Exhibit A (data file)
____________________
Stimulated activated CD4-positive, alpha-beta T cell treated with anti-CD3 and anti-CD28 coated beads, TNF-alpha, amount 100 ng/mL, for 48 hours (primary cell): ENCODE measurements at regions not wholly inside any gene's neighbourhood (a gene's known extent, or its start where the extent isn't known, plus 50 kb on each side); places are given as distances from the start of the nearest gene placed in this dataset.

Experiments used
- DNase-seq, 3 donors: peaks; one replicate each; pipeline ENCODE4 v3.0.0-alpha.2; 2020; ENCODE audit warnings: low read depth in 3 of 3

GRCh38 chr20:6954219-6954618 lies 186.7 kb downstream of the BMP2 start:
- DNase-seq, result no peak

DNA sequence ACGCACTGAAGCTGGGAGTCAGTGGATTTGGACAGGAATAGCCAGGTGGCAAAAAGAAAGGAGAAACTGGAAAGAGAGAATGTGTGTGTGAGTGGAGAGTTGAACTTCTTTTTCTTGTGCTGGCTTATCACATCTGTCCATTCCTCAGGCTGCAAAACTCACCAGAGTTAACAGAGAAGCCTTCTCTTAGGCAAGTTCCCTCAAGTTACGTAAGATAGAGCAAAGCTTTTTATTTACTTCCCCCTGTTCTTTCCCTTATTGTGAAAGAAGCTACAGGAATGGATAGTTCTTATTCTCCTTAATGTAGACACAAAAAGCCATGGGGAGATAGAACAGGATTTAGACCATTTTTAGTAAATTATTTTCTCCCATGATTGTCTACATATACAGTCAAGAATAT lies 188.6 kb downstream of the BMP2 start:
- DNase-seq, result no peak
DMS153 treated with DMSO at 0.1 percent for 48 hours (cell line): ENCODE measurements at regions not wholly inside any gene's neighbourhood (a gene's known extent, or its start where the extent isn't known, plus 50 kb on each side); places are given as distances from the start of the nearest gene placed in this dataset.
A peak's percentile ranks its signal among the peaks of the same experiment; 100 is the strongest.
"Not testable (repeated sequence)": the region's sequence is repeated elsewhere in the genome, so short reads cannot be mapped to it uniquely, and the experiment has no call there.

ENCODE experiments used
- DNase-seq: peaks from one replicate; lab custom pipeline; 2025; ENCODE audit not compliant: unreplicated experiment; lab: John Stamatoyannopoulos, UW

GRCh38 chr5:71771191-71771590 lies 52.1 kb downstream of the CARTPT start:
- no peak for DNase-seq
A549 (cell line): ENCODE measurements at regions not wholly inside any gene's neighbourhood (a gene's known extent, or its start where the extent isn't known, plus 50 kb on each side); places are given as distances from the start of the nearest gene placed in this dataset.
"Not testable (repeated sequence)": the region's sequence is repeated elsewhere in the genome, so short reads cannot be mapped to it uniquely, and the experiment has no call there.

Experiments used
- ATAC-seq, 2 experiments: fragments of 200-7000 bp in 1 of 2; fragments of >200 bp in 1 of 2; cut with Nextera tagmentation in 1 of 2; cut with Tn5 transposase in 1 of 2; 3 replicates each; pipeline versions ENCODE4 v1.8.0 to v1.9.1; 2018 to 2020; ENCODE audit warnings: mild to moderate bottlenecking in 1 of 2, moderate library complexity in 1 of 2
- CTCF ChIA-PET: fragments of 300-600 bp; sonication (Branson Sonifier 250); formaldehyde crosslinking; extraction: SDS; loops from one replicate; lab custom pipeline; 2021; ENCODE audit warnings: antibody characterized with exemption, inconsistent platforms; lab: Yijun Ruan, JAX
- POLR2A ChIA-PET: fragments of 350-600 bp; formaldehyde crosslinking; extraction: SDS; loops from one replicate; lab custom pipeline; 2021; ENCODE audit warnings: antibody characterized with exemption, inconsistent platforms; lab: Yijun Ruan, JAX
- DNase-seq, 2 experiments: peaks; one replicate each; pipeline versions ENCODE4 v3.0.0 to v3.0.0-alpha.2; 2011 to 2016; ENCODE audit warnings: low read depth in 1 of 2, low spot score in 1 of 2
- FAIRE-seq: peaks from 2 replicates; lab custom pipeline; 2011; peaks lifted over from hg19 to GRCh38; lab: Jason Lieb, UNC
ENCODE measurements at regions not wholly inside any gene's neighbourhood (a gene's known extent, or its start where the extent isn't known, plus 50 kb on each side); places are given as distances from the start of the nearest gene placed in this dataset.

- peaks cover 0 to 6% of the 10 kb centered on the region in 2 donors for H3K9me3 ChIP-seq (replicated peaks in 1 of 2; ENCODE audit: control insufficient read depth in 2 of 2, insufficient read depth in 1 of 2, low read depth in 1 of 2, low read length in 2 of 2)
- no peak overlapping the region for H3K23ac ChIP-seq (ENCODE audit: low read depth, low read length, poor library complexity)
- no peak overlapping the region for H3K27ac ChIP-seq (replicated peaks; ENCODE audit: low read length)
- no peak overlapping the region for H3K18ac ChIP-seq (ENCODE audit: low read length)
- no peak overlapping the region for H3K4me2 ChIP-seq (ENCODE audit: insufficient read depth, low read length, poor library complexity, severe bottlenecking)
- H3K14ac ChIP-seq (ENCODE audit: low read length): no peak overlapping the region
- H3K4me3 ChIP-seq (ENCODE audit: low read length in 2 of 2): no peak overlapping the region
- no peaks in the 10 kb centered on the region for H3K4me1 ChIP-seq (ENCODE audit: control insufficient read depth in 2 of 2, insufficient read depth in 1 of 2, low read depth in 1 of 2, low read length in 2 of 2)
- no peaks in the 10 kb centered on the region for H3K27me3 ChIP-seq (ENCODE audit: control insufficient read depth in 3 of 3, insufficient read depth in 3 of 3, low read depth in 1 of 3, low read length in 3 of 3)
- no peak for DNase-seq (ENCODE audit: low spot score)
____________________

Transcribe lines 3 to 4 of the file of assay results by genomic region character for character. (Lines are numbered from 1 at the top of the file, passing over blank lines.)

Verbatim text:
- DNase-seq, 3 donors: peaks; one replicate each; pipeline ENCODE4 v3.0.0-alpha.2; 2020; ENCODE audit warnings: low read depth in 3 of 3

GRCh38 chr20:6954219-6954618 lies 186.7 kb downstream of the BMP2 start: